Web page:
Dezeen Magazine

F-Type by Jaguar

The F-Type, the follow-up to British brand Jaguar's iconic E-Type and the first new sports car in this series in over 50 years, has finally gone on sale (+ slideshow).

F-Type by Jaguar

Jaguar director of design Ian Callum told Dezeen that the new model revisited the "Coke-bottle shape" of previous sports cars in the series, such as the 1950s D-Type and the famous 1960s E-Type.

"We like to imply a sense of that Coke-bottle shape in the line," Callum said. "It was in the D-Type and E-Type and you can see that curvaceous line in the F-Type as well. Primarily [the design] was about following the rules of proportion, form and line."

F-Type by Jaguar

The car body and suspension are built from lightweight aluminium, and the chasis is proportioned to create the illusion of an elongated front.

"In order to exaggerate the length of the bonnet, and to give the F-Type fascinating and exciting proportions, we thought the rear should be shorter," said Callum. "That imbalance is what gives the car an exciting stance."

F-Type by Jaguar

Details such as the grille and rear lights are also based on features from previous sports cars in Jaguar's range: "[The details] exaggerate some of the lines and some of the features of the car in a way that enhances the overall proportions of the vehicle," Callum said.

"Their main purpose is to enhance the fundamental purity of line and beauty of form," he adds. "For instance, the headlamps follow the shape of the vehicle’s lines, the grille is assertive and identifies it as part of the [Jaguar] family and the wheels have to be exciting."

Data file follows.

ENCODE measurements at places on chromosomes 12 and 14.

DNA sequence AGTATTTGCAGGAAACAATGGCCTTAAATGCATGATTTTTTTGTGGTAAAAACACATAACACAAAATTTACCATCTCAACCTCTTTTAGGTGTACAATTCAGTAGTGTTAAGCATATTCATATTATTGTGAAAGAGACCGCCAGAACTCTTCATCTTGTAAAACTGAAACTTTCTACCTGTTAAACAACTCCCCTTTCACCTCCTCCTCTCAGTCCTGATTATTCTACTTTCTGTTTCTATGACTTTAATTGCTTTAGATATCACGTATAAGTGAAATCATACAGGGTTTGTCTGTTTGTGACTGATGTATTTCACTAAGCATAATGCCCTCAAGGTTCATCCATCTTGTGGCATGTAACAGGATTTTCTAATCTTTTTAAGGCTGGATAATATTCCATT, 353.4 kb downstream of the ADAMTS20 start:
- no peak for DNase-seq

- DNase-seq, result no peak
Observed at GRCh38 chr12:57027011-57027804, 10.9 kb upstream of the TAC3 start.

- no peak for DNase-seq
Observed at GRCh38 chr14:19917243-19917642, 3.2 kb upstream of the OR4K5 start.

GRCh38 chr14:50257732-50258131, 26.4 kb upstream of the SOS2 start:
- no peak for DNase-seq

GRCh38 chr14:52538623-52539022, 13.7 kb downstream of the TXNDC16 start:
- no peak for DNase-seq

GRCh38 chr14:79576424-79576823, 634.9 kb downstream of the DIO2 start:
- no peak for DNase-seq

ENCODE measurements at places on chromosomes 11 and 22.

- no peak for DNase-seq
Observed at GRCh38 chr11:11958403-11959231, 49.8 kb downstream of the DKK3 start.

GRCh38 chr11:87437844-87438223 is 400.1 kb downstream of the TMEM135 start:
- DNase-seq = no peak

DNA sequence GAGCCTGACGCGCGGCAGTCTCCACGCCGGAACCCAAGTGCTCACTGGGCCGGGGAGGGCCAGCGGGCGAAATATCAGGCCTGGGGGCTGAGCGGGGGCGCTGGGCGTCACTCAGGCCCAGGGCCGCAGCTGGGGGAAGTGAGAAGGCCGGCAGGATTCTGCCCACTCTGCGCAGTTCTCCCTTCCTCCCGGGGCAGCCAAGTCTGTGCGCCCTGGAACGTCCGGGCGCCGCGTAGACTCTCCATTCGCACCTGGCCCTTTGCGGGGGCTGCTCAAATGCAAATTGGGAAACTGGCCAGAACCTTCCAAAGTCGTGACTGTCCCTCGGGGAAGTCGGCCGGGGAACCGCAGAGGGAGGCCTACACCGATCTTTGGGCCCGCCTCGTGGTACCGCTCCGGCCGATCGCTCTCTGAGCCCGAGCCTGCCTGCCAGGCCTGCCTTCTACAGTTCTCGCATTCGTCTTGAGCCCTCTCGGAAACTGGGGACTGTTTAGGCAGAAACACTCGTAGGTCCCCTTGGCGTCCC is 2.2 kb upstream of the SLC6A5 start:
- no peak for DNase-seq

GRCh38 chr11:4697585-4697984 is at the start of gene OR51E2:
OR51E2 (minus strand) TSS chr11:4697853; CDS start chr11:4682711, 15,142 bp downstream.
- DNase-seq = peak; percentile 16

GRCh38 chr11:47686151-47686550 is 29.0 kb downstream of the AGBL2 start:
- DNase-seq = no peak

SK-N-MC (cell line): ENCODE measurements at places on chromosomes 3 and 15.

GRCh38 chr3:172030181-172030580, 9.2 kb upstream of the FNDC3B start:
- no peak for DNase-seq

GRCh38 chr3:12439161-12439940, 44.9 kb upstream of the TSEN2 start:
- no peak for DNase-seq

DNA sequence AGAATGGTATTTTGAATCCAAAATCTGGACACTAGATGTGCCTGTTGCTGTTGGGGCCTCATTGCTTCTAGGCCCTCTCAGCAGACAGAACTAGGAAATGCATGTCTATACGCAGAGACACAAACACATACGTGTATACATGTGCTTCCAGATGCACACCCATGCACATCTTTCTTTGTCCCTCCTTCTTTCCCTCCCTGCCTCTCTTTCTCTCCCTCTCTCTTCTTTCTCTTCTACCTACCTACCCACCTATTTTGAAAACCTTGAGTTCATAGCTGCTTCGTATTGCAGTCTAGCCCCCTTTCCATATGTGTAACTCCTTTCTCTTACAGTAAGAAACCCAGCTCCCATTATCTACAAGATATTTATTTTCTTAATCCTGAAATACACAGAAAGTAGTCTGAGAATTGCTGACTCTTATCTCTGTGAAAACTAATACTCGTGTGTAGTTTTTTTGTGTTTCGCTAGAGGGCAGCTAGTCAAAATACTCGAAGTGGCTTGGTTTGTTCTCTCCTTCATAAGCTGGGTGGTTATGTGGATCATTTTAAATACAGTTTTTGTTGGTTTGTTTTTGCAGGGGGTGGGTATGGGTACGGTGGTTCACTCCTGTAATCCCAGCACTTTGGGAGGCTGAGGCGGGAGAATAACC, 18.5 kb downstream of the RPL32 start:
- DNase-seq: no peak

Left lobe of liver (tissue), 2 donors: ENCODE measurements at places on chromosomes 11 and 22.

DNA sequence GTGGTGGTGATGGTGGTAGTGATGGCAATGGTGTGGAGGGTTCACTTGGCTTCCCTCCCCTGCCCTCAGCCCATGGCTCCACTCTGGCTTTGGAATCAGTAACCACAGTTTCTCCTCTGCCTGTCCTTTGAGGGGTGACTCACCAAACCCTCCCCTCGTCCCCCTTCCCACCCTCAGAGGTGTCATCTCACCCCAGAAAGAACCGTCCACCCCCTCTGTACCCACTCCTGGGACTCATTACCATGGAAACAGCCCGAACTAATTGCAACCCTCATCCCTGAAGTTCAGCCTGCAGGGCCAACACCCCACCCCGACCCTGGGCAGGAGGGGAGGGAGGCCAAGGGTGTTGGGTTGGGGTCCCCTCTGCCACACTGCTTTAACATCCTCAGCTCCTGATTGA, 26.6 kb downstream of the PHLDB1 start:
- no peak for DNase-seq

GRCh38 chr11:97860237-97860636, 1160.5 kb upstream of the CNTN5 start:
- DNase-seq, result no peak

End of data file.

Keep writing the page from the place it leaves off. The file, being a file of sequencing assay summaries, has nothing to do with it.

F-Type by Jaguar

Discrete technologies such as a deployable rear spoiler and door handles remove interruptions from the lines of the chasis.

F-Type by Jaguar

The inside is modelled on a jet fighter cockpit, with a gearstick shaped like a joystick and the centre console acting as a control panel of buttons and switches.

"The brief was to make the interior unashamedly driver focussed," said F-Type chief designer Alister Whelan. "It is supposed to be just that little bit selfish."

F-Type by Jaguar

Paddles mounted on the steering wheel can be used to manually change gear, a common feature in Formula One vehicles, and important buttons are picked out in bronze.

The car was first unveiled at the Paris Motor Show last September and has since gone on sale worldwide.

F-Type by Jaguar

We also spoke to Callum at Clerkenwell Design Week 2011, where he told us about Jaguar's C-X75 electric concept car.

At the same event last year, we filmed Jaguar clay modeller Charles Douglas explain the process of turning a designer's sketch into a 3D model as he sculpted the form of what was to be revealed as the F-Type.

F-Type by Jaguar

In other automotive news, the first solar-powered family vehicle is due to race across Australia and a flying car capable of vertical takeoff and landing has been unveiled.

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Read on for Jaguar's press release:

The new Jaguar F-TYPE represents a return to the company’s heartland: a two-seater, convertible sports car focused on performance, agility and driver involvement. The F-TYPE is a continuation of a sporting bloodline that stretches back more than 75 years and encompasses some of the most beautiful, thrilling and desirable cars ever built.

The engineering ethos underpinning the F-TYPE is centred on Jaguar’s industry-leading expertise in the use of aluminium. Featuring the most advanced iteration of Jaguar’s acclaimed rigid and lightweight aluminium architecture to date, the F-TYPE has ideally balanced weight distribution that allows its involving rear-wheel drive dynamics to be explored to the full. Utilising extensive Computer Aided Engineering programmes, the attention to detail involved in the F-TYPE’s creation even extended to the development of a new, lighter, aluminium front subframe.

F-Type by Jaguar

In order to maximise the benefits of its advanced structure, the F-TYPE features all-aluminium double wishbone front and rear suspension and a quick-ratio steering rack for ultimate responsiveness. The aluminium architecture has been optimised to provide the stiffest possible underpinnings for the suspension with rigidity gains of more than 30 per cent in key areas compared to any other Jaguar application.